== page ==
I'm lagering some bottled/conditioned beer right now.  Four weeks in the fridge at 35F before I take it to a Cinco de Mayo party.
It depends on how well the beer has been fermented.

If you control temperatures well early, then give the beer a bit of well-timed warm conditioning to clean up the last of the diacetyl and acetaldehyde and blow off any sulfur, then a well-behaved yeast should be clean by the end of about 3 weeks of fermentation.  Then you really only need to drop the yeast.  When I use WLP830, I usually only lager for the 2 or 3 weeks that it takes to drop the beer to crystal clarity.

43
All Grain Brewing / Re: Mashing and Fly Sparring
« on: April 03, 2013, 04:17:10 AM »
My next recipe calls for a 2 step batch sparge.  The first is using 1.5 gal. and the second calls for 4 gal. all at 160.0 F.  Is there a need for this 2 step batch sparge.  Can't I just put in 5.5 gal. and do one?
Yes, that would be preferred, if it will all fit in your tun.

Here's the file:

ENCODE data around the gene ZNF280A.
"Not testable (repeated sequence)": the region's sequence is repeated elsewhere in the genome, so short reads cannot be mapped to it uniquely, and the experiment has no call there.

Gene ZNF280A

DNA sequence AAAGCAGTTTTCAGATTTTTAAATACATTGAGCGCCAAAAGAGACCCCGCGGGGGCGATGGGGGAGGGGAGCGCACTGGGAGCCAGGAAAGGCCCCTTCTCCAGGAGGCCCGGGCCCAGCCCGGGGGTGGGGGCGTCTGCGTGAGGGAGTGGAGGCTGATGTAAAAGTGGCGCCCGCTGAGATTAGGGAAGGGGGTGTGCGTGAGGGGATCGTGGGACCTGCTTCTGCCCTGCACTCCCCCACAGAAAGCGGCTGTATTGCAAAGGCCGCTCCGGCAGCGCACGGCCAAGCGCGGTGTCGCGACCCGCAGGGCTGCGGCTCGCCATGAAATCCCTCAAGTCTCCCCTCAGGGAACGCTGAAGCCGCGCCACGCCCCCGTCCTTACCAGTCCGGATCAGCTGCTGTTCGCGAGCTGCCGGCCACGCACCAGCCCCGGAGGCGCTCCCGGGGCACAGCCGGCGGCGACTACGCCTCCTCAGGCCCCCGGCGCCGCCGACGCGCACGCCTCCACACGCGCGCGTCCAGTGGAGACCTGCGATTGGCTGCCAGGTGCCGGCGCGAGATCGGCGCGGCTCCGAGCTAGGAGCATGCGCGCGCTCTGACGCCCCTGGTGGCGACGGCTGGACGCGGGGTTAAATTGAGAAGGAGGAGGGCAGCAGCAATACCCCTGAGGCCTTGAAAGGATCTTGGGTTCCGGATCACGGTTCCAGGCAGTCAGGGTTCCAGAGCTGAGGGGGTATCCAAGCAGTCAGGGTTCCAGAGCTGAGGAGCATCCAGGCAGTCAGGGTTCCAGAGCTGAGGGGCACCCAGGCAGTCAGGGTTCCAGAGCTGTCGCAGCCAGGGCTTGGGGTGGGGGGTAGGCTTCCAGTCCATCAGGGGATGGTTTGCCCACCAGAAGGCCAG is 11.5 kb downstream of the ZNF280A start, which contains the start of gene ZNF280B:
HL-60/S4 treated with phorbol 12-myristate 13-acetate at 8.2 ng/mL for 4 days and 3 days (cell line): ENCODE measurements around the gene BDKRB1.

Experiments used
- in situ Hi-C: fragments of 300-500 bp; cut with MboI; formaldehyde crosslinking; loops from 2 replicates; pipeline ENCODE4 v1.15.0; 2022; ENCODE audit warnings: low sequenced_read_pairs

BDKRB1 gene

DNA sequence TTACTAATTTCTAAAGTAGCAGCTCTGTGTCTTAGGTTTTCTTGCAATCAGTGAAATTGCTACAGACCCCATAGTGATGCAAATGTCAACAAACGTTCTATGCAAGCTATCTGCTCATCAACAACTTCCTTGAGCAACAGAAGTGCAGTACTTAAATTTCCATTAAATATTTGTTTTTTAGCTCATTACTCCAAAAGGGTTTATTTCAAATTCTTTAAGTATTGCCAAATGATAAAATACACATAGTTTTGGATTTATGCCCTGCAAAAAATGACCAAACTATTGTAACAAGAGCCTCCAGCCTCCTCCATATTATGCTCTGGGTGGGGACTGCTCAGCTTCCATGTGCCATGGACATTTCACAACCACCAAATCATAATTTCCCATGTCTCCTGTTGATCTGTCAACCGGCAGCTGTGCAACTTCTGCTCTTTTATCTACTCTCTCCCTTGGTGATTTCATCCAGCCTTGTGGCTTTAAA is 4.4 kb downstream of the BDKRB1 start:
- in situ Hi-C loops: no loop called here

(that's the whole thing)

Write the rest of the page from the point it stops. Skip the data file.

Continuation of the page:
44
All Grain Brewing / Re: Oops...Session IPA
« on: March 31, 2013, 01:41:56 PM »
I think I may start a campaign to come up with  new name for the overhopped APAs that people are referring to as session IPAs.  AFAIAC, calling them either APA or IPA makes it harder to define what an APA or IPA is.
  I don't think the problem is in calling these beers IPAs; the idea is to make them taste like IPAs, so they are IPAs.  Also, there is a wealth of tradition of IPAs in this alcohol range.  I see the source of the problem in calling beers hopped like IPAs, APAs, or hoppy beers with the alcohol level of a Double IPA, IPAs.

45
All Grain Brewing / Re: Extreme Efficiency Boost!
« on: March 31, 2013, 01:18:54 PM »
Kai's Batch Sparge Simulator predicts just under 87% efficiency for that grist weight and those volumes.  It looks like you got just over 87%, so you might just be getting what you are expected to get.  For moderate gravity beers like this, 70% is a low expectation and would require only 80% conversion.

As far as hydrometer calibration, all but 1 that I've ever owned has been off.  The one I have now was pretty close when it was brand new, but it is off by 4 points, now.